This one came out last year, but I recently got a copy and have been falling in love with it all over again. These songs stick with you in a really interesting way — hours after I’ve spun the album, specific moments tend to drift around my consciousness and resurface periodically, like vivid memories that steal you away from the moment you’re in. (Then you put the album back on and start the cycle over again!)

David Shultz — “Still Here”

Very exciting — this tune wasn’t due out until next week, but it’s a Fee-free Friday miracle! I posted about Shultz’s song “Spring Forward” not too far back, when it was time to set our clocks forward for daylight savings. More recently, I’ve been spending a bunch of time with his wonderful Rain in to the Sea album — keep an eye on Off Your Radar and you’ll find out why. “Still Here” is another bright spot — life affirming, defiant in the face of fate, and demonstrative of Alan Parker’s deep and wide instrumental skill set. (That makes two mentions of Parker in this post. Is this turning into an AP fan blog? Trick question! It already was.) If you don’t have a copy of Rain in to the Sea, I’d recommend heading to the WarHen Records Bandcamp page and snagging that as well. Just a few copies left! (Yes, this is a WarHen fan blog as well.)

Various — Sahel Sounds Label Sampler 2

Sahel Sounds is making all of their downloads pay what you want, and if you’re new to their catalog, I recommend this new sampler. Mdou Moctar, Les Filles de Illighadad, Luka Productions… so much great stuff here. (If you dig Mdou, he’s got a new mixtape of live recordings and demos out today as well.)

Thought I’d throw in a few other intriguing options, lifted directly from Bandcamp’s list of participants:

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Buy from Bandcamp today!

I posted earlier this week about how buying from Bandcamp is a great way to support artists right now, and today is an excellent day to act on that. Bandcamp is waiving their cut of all transactions today, meaning more of your dollars will go directly to artists, many of whom have seen steep declines in income as a result of COVID-19.

Here are a few recommendations, based on my buying plans:

FM Skyline — Liteware

Been looking forward to putting in a preorder for this since a few Thursdays ago, when I stayed up until midnight for the live YouTube premier of “polygon park.” With the backing of the 100% Electronica label, Pete Curry’s vaporwave project represents one of Richmond’s most ascendant acts at present. The first pressing of his Advanced Memory Suite album sold out, so if vinyl is your thing, I’d recommend acting quickly.

Avery Fogarty — #​(​$​%​&​@​*​&​)​!

Fogarty is the frontwoman of Hotspit, another ascendant Richmond act. When we’re on the other side of all this craziness, I recommend seeing them in person ASAP. Their live show is nothing short of arresting, characterized by big dynamic swings and complex guitar work. Forgary’s solo material focuses more on studies in mood and texture, and I do a joyful dance inside every time a new one shows up on Bandcamp.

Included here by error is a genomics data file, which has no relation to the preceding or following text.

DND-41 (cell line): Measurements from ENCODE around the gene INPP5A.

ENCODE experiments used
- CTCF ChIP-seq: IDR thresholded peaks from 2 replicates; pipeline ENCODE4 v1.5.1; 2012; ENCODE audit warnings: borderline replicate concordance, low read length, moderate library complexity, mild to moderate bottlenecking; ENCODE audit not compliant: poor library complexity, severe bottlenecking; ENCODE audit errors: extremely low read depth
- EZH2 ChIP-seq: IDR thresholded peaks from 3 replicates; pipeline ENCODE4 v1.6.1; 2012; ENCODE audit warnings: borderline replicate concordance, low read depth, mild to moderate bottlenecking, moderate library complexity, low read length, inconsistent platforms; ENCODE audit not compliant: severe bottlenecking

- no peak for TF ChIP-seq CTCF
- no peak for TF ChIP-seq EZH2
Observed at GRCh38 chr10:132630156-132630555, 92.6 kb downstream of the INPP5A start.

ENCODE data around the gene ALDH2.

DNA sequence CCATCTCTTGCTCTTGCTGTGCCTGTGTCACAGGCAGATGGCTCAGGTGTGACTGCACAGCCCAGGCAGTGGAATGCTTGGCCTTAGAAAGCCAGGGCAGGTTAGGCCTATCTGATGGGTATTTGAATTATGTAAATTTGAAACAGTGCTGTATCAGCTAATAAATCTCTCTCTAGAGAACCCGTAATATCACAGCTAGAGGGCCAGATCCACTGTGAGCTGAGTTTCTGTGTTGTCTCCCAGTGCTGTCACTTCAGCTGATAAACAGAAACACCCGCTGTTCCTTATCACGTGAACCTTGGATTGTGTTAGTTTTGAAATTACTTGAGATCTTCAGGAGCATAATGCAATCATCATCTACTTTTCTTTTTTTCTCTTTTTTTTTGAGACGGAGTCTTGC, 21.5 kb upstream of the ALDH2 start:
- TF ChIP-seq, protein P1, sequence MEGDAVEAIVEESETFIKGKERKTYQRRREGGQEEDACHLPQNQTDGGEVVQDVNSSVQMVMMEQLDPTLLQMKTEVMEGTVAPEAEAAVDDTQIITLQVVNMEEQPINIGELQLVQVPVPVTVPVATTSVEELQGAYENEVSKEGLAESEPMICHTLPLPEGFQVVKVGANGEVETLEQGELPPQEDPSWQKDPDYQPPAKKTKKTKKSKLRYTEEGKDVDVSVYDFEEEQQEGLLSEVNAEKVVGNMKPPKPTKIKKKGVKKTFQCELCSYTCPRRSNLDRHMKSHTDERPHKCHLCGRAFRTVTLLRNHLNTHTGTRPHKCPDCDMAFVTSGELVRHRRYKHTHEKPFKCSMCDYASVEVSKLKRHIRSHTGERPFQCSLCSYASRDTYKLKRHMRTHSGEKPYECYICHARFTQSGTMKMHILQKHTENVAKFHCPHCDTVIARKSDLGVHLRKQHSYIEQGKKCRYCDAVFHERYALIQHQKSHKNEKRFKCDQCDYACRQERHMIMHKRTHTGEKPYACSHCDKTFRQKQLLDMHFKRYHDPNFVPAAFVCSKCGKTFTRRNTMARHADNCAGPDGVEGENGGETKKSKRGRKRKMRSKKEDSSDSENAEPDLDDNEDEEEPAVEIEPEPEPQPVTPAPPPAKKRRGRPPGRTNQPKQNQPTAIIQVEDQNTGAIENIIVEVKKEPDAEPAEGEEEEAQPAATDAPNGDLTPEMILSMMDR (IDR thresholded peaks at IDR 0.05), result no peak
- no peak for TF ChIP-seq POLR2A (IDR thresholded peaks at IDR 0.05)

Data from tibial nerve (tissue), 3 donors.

The Blue Hens — Heavenly Sunlight

Brand new gospel EP straight outta Galax, Virginia, courtesy of Dori Freeman and husband Nicholas Falk. I had the chance to see them perform the title track at the Richmond Folk Festival. It’s gorgeous, not to mention rhythmically hypnotic.

Elkhorn — The Storm Sessions

A snowstorm caused Elkhorn to cancel their show, so they decided to make an impromptu album, making this a real-life manifestation of making the most of being stuck indoors.

Philip James Murphy Jr — bummer is icumen in

Murphy is a friend of a friend, and I’m so glad the intermediary introduced me to this album earlier this year. Really beautiful and varied. (How about that prophetic title?)

Whether or not you dig the tunes above, what’s important is that we keep finding ways to support musicians right now. For a way more extensive list of Bandcamp options, check out the Auricular’s amazing rundown.

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Landlady

landlady

Foregoing news and notes because this isn’t just any Friday — today is the day Bandcamp is donating their cut of all sales to the ACLU, which strikes me as a completely kickass move.

My plan is to snag Landlady’s newest album, The World Is a Loud Place. I had a chance to see and hear a few of these new tunes when the band came to Hardywood in August — “Driving In California” for sure, and I think “Nina” and “Electric Abdomen” made appearances as well. It’s a fantastic album, every bit as imaginative, tightly executed, and soul replenishing as Upright Behavior. In fact, Landlady has become one of the bands –maybe you have a similar list — whose shows are more like exercises in spiritual fulfillment than just a pairing of people playing music and people watching those people play music. They’ll be at The Camel on March 6, and I highly recommend grabbing a ticket. If you’re like me, you could use some spiritual fulfillment right now.

In fact, I was having one of those days just yesterday. I bet you know the kind. Checking Twitter every few minutes and bracing yourself for the awful shit it would reveal. Feeling sad/angry/confused about how so much could be allowed to go so wrong so quickly. I’ve had days that weren’t one of those days since January 20, but they’re the exception. Sad/angry/confused has become my new normal, even though I’m committed to the fight to keep intolerance from becoming America’s new normal.

You know who else is? The good people at the ACLU, and seeing that Bandcamp was doing what they’re doing today snapped me out of yesterday’s daze. I couldn’t wait to write this post and chip in.

Here are a few of the RVA bands and labels who are going a step further and pledging their own share of song/album sales to the ACLU:

And then there’s Lightfields, who have been donating their Bandcamp sales to Planned Parenthood for some time now. Richmond is full of amazing people. If you’re a band or label in town and I left you off the list above, please let me know so I can include you, because you’re awesome.

Happy Friday, y’all. Consider this today’s act of resistance. We’re just getting warmed up.

Landlady — “Nina” [Bandcamp]